Treadmill-Based Workouts To Help You Build Up After A Running Injury
August 09, 2022
As a prudent runner, you must always prioritize injury prevention during your runs. Strengthen your hips and core to minimize biomechanical weakness, and wear shock-absorbing footwear to protect your joints. However, even the most injury-proof runner might succumb to an unfortunate running injury. An injury like that can quickly sideline you from your favorite activity, be it a sprained ankle, patellar tendinitis, iliotibial band syndrome, or stress fracture.
Luckily, most injuries are minor, and with the help of a treadmill, you can slowly and safely build up your mileage as you recover from your running injury. The key to bouncing back from a running injury is following a slow and careful regimen on your way back into things.
Here are some tips on how you can start building up running after a running injury. However, note that this is not medical advice but helpful and actionable insight.
Check with your doctor first
Before you start any post-injury workout, it's crucial to check in with your doctor or physiotherapist to get the green light. Once you've received an all-clear, begin by incorporating some easy treadmill workouts into your routine to help get your blood flowing and muscles moving again.
Ease into the workouts
Start with a 10-15 minute walking warm-up at an easy pace to get your body moving again. From there, gradually increase the treadmill incline until you find a comfortable walking pace. If you experience any pain or discomfort, stop immediately and consult your doctor.
Treadmill-based workouts after a running injury
- Start with light walking: Walking is a low-impact activity that is easy on the joints, making it ideal for runners recovering from an injury. Start walking for 10 minutes at a time and gradually increase the duration of your walks as you start to feel better. Ensure you set your duration goal on the treadmill monitor to avoid overdoing the workout.
- Incorporate light jogging:Once you've received clearance from your doctor to start jogging again, begin with short 10-second jogging bursts followed by 50 seconds of walking. As you feel more comfortable, increase the duration of your jogs while keeping the same ratio of running to walking.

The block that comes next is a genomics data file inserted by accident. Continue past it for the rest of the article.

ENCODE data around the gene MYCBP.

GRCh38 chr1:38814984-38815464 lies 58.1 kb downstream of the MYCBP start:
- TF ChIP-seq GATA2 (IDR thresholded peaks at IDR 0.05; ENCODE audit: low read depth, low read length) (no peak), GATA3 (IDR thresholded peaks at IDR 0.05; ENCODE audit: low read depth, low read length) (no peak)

- Try interval training: Interval training is a great way to build up your mileage while giving your body a break. Start with a warm-up of walking or easy jogging and alternate between periods of swift running and slower recovery jogs. The key is to keep the intensity of your fast intervals low enough to maintain them for the duration of the workout.
- Monitor your progress:One of the great things about using a treadmill is that you can track your progress and ensure that you're not overdoing it as you build up your mileage. Most treadmills have built-in heart rate monitors that can help you keep track of your intensity, and many also have programs that allow you to input your workout goals and monitor your progress over time.
- End with a cool-down:After completing your workout, ensure you cool down with a few minutes of easy walking or jogging. It will help your body transition back to its initial resting state and prevent cramping or dizziness.
Treadmill workouts are a great way to bounce back after a running injury. The key is to slowly but carefully ease your way back into things. Remember to start with some easy treadmill workouts and gradually increase the duration and intensity of your workouts as you begin to feel better. With time and patience, you'll be back on the roads or trails in no time. Be sure to monitor your progress and consult with your doctor if you experience any pain or discomfort.